Christopher Moore, Sacre Bleu.

Christopher Moore has replaced Terry Pratchett as my primary go-to brain candy writer (I ran out of Discworld). This one is set in the turn-of-the-century Paris Montmartre art world, and mixes speculative fiction with real people. Pissaro, Van Gogh, Monet, Manet, and Toulouse-Lautrec all make an appearance (as does Michelangelo. We seem to have time travel too). Lots of fun, although a bit dark, as so many of Moore's books seem to be.

Jocelyn Glei, Hurry Slowly Podcast.

Specifically, Episode 305. I've recommended Jocelyn's podcast before. Jocelyn has two formats–the guest format (about 45 minutes to an hour), and just Jocelyn, eighteen minutes. I prefer the latter. This one deals with re-inventing ourselves. In it, Jocelyn explores making resolutions and what they say/do to self-image. Also there's some excellent advice on creating space to develop your artistic self.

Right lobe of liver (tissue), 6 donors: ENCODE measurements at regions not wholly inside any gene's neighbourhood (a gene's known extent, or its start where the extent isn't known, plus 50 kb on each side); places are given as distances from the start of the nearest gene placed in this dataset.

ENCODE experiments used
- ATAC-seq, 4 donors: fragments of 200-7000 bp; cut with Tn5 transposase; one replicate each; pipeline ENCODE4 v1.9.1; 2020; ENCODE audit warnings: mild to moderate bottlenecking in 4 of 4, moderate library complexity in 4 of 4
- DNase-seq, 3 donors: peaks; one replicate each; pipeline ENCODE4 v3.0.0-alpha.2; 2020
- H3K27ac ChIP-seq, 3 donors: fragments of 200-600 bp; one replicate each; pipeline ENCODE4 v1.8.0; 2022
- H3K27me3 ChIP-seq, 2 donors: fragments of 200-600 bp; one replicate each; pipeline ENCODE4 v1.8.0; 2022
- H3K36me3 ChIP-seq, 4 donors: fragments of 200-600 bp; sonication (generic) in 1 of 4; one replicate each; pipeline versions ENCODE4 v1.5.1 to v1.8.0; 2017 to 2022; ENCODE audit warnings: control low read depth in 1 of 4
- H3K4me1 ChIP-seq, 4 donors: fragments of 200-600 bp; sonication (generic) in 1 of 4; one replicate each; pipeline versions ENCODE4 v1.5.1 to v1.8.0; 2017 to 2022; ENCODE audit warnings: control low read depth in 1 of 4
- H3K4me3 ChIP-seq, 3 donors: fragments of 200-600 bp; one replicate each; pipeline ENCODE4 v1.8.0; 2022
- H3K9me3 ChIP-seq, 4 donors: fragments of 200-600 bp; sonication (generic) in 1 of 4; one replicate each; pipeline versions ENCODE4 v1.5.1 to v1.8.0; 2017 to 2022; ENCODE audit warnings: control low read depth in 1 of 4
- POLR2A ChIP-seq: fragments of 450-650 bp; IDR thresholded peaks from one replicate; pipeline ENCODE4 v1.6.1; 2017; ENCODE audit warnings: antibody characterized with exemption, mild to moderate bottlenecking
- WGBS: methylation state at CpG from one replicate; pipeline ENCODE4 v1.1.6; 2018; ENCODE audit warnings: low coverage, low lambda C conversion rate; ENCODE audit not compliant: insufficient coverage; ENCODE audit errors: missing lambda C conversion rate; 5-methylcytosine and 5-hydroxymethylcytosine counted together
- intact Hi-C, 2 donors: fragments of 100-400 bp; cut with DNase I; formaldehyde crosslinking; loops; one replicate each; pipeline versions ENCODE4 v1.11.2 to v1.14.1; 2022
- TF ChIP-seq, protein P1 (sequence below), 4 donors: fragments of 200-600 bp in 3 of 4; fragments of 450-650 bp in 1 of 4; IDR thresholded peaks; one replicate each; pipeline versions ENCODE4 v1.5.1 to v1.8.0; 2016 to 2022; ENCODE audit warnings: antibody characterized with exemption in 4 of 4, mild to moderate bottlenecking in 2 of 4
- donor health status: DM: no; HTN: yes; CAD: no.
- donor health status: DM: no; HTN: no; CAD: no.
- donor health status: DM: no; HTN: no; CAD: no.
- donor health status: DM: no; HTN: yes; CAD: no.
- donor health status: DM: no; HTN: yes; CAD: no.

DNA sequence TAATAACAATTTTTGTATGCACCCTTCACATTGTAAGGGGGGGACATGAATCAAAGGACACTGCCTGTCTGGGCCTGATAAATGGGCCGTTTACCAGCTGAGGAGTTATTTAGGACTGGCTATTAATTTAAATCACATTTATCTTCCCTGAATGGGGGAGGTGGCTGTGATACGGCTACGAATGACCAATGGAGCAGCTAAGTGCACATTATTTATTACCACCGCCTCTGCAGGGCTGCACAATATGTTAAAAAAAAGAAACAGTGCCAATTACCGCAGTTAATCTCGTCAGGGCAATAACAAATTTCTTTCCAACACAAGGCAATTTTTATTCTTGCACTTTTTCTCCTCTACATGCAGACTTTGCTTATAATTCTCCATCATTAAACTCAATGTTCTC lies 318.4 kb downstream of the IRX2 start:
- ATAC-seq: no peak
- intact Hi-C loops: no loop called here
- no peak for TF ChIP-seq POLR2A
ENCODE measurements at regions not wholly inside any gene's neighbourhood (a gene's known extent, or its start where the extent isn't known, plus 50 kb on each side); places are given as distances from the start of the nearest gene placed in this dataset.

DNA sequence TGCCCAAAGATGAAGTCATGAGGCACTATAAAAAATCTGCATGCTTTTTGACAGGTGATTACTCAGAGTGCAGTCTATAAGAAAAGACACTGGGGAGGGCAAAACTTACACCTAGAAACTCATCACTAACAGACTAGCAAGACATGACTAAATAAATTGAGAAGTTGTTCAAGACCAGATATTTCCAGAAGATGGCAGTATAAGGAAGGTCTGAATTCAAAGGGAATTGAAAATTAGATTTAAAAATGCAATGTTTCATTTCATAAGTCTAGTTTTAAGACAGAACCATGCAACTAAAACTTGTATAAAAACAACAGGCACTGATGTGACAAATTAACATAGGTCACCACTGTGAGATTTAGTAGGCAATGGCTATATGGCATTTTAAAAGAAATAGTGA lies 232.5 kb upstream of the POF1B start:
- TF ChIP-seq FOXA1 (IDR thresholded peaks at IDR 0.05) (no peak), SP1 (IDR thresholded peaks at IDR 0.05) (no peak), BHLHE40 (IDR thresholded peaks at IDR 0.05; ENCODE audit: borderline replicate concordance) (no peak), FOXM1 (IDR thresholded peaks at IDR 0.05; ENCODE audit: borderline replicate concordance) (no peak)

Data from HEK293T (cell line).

She doesn't come right out and say it, so I will. Your artistic/creative self is your authentic self. So spend time and pay attention to developing that creative self.

Jim Harrison, The Essential Poems.

If I'm going to write poetry, I should be reading poetry. It's only fair. Harrison is this month's choice. He's a contemporary (d. 2016), and seems down-to-earth. He deals with small moments in the real world, as seen in the opening stanza of Drinking Song: I want to die in the saddle, an enemy of civilization/I want to walk around in the woods, fish and drink. Except for the fishing part, he's my man.